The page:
Stick save: Florida coach turns hockey sticks into oyster hotels

A university professor in Florida has transformed broken hockey sticks into "hotels" for oysters.
Caption
A university professor in Florida has transformed broken hockey sticks into "hotels" for oysters.

Credit: Patrick Smith

Credit: Patrick Smith

Credit an assistant college hockey coach in southwest Florida with a stick save for the environment.

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Bob Wasno, a marine biologist at Florida Gulf Coast University who helps coach the university's club hockey team, has turned broken hockey sticks into a design that becomes an oyster hotel, the News-Press of Fort Myers reported.

“Before, the sticks would go from the rink to the Dumpster and from the Dumpster to the landfills,” Wasno told the newspaper. “Now, our hockey players, who didn’t know a lick about oysters other than they’re delicious with cocktail sauce, have also have learned they’re filter feeders.”

Because oysters help purify the water, the hotels -- which are actually reef habitats -- are helping to keep the mollusk population strong. One oyster is capable of filtering 50 gallons of water in a day, the News-Press reported.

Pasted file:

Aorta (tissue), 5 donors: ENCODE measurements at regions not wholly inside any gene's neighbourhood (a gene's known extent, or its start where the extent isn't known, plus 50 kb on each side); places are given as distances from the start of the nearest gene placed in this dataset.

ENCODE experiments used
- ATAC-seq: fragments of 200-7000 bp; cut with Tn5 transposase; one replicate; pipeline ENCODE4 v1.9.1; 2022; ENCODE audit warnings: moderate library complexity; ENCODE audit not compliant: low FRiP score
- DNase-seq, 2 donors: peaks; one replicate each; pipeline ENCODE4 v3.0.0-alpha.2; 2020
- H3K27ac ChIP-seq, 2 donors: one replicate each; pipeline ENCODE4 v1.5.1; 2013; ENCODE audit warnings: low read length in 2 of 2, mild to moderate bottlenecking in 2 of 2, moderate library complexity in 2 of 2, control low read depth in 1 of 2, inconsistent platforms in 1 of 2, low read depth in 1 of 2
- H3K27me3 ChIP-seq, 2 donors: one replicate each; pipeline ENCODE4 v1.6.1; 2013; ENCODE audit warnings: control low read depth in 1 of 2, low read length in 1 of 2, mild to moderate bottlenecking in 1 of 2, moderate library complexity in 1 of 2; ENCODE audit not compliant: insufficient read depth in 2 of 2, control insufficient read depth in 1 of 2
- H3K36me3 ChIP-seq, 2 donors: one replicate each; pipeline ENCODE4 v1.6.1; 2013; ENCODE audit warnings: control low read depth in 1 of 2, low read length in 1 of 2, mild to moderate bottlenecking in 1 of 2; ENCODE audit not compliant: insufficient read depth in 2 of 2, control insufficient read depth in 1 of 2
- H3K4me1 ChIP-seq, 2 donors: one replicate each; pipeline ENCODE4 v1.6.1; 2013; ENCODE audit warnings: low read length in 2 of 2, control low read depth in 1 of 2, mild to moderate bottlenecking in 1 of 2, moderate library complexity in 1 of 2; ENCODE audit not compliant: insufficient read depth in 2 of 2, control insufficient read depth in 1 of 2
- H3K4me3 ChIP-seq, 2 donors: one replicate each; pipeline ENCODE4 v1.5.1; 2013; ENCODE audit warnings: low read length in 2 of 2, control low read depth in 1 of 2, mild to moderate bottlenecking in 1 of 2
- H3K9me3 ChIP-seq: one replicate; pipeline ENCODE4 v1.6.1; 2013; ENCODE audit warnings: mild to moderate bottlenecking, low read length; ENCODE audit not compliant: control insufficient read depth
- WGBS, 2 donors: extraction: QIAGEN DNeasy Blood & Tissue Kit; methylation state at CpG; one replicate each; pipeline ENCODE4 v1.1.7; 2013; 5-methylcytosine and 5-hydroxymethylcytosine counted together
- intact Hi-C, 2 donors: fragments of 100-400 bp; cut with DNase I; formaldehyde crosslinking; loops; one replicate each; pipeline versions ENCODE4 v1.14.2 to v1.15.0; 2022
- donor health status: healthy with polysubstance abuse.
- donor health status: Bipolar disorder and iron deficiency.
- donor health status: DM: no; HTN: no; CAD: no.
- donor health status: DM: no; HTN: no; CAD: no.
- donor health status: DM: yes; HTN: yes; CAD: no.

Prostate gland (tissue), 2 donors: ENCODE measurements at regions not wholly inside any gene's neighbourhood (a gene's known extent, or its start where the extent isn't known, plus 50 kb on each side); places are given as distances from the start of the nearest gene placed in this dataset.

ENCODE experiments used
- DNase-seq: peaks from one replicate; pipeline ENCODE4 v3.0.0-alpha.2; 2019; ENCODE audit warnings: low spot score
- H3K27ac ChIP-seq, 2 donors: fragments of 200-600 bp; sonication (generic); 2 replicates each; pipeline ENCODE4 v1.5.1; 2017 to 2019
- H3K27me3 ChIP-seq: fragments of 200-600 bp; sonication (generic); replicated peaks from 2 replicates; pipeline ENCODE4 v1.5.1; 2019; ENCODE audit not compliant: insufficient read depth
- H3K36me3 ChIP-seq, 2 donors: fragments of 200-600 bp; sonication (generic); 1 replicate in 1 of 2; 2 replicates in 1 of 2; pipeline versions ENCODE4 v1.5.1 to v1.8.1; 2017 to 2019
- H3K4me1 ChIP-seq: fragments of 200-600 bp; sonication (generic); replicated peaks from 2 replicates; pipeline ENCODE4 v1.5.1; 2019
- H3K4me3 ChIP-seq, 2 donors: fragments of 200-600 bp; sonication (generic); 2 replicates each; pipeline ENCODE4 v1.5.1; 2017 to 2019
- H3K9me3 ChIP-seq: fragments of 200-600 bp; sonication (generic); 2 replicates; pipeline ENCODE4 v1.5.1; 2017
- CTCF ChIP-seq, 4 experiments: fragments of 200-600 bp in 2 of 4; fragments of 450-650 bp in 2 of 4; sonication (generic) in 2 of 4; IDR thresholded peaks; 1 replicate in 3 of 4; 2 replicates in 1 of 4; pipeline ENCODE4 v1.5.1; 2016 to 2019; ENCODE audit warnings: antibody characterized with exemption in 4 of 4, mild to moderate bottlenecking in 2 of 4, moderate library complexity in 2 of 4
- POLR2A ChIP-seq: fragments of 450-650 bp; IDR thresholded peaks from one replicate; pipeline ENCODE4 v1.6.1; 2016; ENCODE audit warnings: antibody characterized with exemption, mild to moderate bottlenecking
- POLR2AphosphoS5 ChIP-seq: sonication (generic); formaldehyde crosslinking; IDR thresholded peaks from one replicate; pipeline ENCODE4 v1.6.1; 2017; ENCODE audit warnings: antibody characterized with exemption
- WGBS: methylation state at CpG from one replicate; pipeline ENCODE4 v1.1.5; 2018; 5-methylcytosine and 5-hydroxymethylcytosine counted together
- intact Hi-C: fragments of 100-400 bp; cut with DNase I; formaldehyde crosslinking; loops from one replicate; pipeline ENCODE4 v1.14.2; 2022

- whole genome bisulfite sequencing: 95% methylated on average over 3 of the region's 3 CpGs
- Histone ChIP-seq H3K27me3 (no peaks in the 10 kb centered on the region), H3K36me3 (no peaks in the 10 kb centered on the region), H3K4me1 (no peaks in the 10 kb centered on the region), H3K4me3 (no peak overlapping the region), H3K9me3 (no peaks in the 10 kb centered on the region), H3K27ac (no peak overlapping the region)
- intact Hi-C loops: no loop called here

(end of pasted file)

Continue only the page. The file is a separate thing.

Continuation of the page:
Wasno has already placed 30 of his oyster hotels in southwest Florida and as far south as the Florida Keys, the News-Press reported. Up to 400 oysters can reside in the hotels, the newspaper reported. It takes 12 sticks to make the habitat, which measures 18 inches high.

The idea came from hockey players who told Wasno they had broken sticks that were worthless, Michael Parsons, the facilities manager at the university’s Vester Marine and Environmental Science Research Field Station in Bonita Springs, told the newspaper.

“Bob was sitting with hockey players and they were lamenting broken sticks not being able to be used for anything,” Pearson said. “Bob recalled using large concrete pilings for artificial reefs. He said, ‘If we can build these large ones, maybe we can build small ones with hockey sticks.’”

Wasno has a master’s degree in environmental sciences and degrees in aquaculture and fisheries science. He is amazed that his idea has attracted national attention.

"It's snowballed," Wasno told the News-Press. "It's a natural repurposing. We've taken something that had become useless and was filling up landfills and turned it into something that helped students learn about the oysters' role in the environment.

“We’re offering Mother Nature assistance.”